The Discomfiture of Uncle McFuddy

by Charles Hoy Fort

Half a dozen brick scows lying along a pier. Helpless monsters, waiting for a tugboat half the size of one of them, to tow all of them up the river for more bricks. Farthest out, by the head of the pier, lay the Noah Tromper.

The cabin! Like a little "own-your-own-home" cottage; clapboards painted yellow, window frames orange, shutters light green, door dark green, white tin roof.

Inside the cabin! Oil cloth on floor; window curtains tied back with red ribbons; a stove on its legs set in tomato cans nailed to the floor; a lantern swinging from the ceiling.

Captain Brock lounged in an easy chair. An unhealthy-looking, sturdy-looking man, complexion like the look of the river on a foggy day; forehead with exactly five wrinkles in it, as if it had been pressing upon banjo strings; a round-headed man.

Mrs. Brock stood with a dish cloth in one hand, and a dish in the other. Thin woman; pile of hair looking as unstable as a snow summit in avalanche time!

"My old pet," said Captain Brock, "come pull off my shoes and get me my slippers." But Mrs. Brock was looking through the cabin windows, so interested in a crowd of fishermen on the pier that she scarcely heard his command.

"My! What a throw he's going to make of it!" exclaimed Mrs. Brock.

A jug-shaped fisherman, raising his rod, tossed the sinker end of his line behind him. Back and back he bent, as one bends back a strip of whalebone to snap a pellet.

"My! He'll bust off his buttons!" laughed Mrs. Brock. But then far out from the pier flew the sinker-weighted fish line.

Tugboat coming along. Sinker hitting it and hook catching. Away with the fish line, rod snatched after it.

The jug-shaped fisherman put his hands in his pockets and felt, with his lower lip, for a mustache-end to gnaw.

The captain's wife looked pityingly through the window, forgetting dishwashing, though the dishcloth went on revolving around a dish. "Oh say, Bill, that's too bad, ain't it? Maybe he's been looking forwards all week to a little quiet fishing this afternoon."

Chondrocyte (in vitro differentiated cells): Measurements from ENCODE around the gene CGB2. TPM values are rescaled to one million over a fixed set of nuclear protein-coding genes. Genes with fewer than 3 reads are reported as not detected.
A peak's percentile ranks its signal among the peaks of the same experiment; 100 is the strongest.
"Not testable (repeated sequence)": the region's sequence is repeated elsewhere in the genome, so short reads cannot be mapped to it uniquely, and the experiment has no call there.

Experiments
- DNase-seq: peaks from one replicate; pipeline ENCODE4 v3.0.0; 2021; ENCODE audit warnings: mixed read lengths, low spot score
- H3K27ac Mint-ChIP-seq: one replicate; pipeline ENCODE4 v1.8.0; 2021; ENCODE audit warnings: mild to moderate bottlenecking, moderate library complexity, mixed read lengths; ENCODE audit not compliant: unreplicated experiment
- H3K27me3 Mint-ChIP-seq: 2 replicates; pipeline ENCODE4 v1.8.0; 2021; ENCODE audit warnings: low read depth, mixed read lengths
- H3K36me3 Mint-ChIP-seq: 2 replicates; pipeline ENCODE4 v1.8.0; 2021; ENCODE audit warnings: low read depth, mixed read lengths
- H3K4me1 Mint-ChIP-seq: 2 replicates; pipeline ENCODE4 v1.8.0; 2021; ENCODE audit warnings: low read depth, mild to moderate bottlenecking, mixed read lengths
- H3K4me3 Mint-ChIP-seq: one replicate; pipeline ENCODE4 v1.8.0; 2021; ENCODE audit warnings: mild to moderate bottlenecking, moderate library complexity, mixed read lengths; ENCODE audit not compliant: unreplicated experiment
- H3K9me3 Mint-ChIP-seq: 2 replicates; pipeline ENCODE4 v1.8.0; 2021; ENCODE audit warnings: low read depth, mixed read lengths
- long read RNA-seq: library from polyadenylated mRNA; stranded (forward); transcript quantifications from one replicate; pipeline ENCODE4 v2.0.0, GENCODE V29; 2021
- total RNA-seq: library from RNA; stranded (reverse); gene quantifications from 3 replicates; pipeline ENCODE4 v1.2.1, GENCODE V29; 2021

"Too bad?" said the captain. "Pretty funny, it strikes me. Pull off them shoes"--stretching his feet out upon a hassock and taking up a newspaper. She was slow in obeying. He turned the paper, as if casually turning from page to page, but squinted over it to see his wife still watching the unhappy, jug-shaped fisherman.

He fiercely tore off his shoes and threw them at the pile of dishes on the table.

"Oh, now, Bill, you hadn't ought to carry on like that!" Captain's wife retreating behind the table. "If you do like that, you know--" prepared to dodge behind the dishpan--"there's no use my trying to keep things in order."

"I'm the best-natured feller in the world!" said Captain Brock, gloomily. "I am, when they use me right. Whenever I'm out in company, there ain't nobody popularer than me; but you get me fierce mad at times--what does that kid want?"

A boy had jumped from the pier to the scow and had run into the cabin.

"Oh," said the boy--sharp chin, keen eyes, business-like boy; "excuse me!"

"Young feller," said the captain, "you're pretty fresh, running like this into folks' homes!"

"Homes!" said the boy, wonderingly. "This is a boat, ain't it? But you got a stove here! Do you live here ma'm?"

"Of course, it's homes!" said Captain Brock, still gloomy. "Ain't there homes upon the water, just as well as on the land?--which is poetry, leastwise, I remember something like that in the Third Reader. Whatcher want, young feller?"

"Oh, now, Bill, don't scare the little boy so!"